Does the velocity of money need to increase for inflation to take hold?
This week a post on Twitter garnered over 2,700 retweets and almost 20,000 likes. The tweet was from Cathie Wood, the founder of Arkinvest.
The tweet made the argument that inflation didn’t take hold after 2008-09 because the velocity of money fell instead, and since it is still falling that inflation is not a current issue either. However, Cathie Wood’s assertion inflation cannot happen because the velocity of money is falling has no basis in reality.
What is Velocity of Money?
Dusting off our economic textbook:
The most common measure of velocity is GDP, which adds up all the goods and services produced by an economy divided by M2 money supply which adds up all the cash, chequing deposits, and other deposits that are readily converted into cash, such as savings accounts and money market accounts in the economy.
Velocity = GDP/M2 The chart below shows US M2 velocity, and we can indeed see that velocity has declined from a ratio of 1.8 in 1960 to 1.1 as of June 2021.
This means that the average dollar bill is spent 1.1 times in a year compared to 1.8 times in 1960 – and down from a peak of a dollar being spent 2.2 in 1997.
Velocity = GDP/M2 Chart
Equation of Exchange
So, what does this have to do with inflation?
The theory goes back to Irving Fisher’s view of The Purchasing Power of Money published in 1911, in which he discussed the Quantity Theory of Money. Fischer’s view was that velocity was fairly constant in the short run.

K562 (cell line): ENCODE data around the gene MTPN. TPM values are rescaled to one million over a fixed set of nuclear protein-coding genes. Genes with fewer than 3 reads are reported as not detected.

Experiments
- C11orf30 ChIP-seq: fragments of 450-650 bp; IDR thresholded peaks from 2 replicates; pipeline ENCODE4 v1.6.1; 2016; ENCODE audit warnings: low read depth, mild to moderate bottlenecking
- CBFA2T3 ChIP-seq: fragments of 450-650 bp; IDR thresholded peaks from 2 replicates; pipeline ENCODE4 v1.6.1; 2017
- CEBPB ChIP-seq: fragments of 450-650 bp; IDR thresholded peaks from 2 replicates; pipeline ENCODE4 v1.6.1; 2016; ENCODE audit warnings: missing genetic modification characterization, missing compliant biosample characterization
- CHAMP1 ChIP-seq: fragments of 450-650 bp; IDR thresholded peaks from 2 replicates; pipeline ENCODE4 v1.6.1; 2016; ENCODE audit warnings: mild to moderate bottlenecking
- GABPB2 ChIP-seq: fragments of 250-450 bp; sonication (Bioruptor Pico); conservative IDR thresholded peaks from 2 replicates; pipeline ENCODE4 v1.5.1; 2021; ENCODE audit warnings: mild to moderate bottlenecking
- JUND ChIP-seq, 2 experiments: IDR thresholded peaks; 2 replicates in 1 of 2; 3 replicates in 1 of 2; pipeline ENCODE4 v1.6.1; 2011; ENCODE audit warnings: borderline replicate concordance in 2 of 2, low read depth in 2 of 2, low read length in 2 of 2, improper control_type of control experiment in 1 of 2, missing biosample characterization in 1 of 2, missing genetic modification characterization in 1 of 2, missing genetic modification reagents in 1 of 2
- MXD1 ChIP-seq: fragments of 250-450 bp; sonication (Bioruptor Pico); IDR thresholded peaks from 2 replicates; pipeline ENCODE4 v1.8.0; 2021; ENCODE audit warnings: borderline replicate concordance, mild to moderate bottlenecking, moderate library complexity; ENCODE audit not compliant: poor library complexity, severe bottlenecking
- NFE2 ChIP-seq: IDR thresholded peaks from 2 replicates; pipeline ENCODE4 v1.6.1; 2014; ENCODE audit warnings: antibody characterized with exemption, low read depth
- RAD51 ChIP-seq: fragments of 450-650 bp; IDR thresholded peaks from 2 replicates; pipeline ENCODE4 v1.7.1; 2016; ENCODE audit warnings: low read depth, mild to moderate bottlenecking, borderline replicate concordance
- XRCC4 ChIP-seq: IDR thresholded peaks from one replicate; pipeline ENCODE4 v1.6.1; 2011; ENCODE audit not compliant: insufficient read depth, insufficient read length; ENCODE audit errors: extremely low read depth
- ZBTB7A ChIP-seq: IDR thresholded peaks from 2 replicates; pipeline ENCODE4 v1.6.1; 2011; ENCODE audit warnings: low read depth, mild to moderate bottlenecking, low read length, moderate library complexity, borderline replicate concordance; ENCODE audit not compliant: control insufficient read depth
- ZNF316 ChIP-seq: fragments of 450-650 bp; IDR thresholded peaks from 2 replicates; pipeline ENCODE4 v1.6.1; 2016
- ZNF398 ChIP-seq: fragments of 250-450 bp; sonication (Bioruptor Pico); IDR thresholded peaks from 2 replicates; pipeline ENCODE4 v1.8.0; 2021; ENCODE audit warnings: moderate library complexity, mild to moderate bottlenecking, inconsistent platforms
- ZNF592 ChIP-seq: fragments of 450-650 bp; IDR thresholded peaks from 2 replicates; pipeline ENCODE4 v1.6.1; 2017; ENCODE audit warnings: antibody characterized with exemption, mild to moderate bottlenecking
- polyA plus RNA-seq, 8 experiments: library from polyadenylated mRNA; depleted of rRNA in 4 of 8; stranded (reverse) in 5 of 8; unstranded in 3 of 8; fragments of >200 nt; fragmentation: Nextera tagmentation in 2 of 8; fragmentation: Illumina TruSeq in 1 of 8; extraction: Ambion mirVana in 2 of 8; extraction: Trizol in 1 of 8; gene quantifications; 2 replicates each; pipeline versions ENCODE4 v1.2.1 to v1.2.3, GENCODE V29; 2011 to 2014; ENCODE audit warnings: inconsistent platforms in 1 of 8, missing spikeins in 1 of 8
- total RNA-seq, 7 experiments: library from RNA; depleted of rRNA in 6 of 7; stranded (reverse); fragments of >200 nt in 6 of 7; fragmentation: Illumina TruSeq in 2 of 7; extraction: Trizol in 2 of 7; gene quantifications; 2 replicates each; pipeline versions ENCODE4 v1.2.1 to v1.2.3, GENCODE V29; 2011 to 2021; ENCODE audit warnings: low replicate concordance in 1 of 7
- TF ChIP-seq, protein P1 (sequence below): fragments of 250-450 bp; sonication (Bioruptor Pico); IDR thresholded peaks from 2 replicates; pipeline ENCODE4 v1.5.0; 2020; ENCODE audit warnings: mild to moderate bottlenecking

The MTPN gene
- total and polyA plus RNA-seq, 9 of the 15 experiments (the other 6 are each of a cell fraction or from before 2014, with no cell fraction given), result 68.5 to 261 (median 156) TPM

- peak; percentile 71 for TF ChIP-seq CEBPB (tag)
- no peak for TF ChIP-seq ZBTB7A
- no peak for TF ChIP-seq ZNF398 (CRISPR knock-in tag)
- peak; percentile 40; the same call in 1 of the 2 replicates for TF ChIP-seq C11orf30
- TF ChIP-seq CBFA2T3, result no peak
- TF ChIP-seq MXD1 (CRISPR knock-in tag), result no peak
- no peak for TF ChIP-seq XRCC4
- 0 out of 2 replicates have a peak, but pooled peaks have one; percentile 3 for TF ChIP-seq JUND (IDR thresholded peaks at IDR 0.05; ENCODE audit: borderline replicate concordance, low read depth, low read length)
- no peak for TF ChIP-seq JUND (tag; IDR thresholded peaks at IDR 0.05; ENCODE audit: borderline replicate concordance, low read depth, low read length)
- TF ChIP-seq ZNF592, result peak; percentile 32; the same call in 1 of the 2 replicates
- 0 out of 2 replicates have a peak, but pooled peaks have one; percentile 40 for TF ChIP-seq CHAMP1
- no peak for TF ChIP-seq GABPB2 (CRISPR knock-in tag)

Fisher’s view was that nominal GDP was solely determined by changes in the money supply. By this reasoning, if the money supply doubles then nominal GDP would also double. This means either prices or actual output would also double!
Taking a step back let’s look at the equation definition we described above in a different way. If we take the equation form above Velocity = GDP/M2 and break it down further, we get Velocity (V)= Price level (P) * aggregate output or total income (Y) / Money supply (M).
Then we multiply both sides of this definition by M and we get: M * V = P * Y, which is known as the .
Now we can see Fisher’s view a bit clearer: if velocity is constant and money supply doubles (the M * V portion of the equation) and this equals nominal GDP (P * Y portion of the equation), then nominal GDP doubles
And the peak in velocity in 1997 also coincides with when US net-household wealth started to outpace GDP. The chart below shows US Nominal GDP and US Household Net-Worth (household assets minus debt) both set to 100 on March 31, 1960.
These grew in tandem until around 1997 when household net-worth started outpacing nominal GDP growth. This is around the dawn of the internet age when more households had access to broader investing tools. And there is little doubt that asset price inflation has been a phenomenon for the last 20 years.
US Nominal GDP and US Household Net-Worth Chart
The last chart we leave readers with is the US M2 Velocity chart with the year-over-year change in US consumer price inflation included.
Back in 1980 when inflation did increase 14% year-over-year, the increase in velocity increased only a negligible 1.7 to 1.9. However, when velocity hit its peak in 1997, US consumer price inflation was a much lower 3.3%.
In other words, the relationship between velocity and inflation is not clear. Which means Cathie Wood’s assertion inflation cannot happen because the velocity of money is falling has no basis in reality.
Inflation can happen anytime, and we see that in the long run march of precious metals prices.
US M2 Velocity and CPI Chart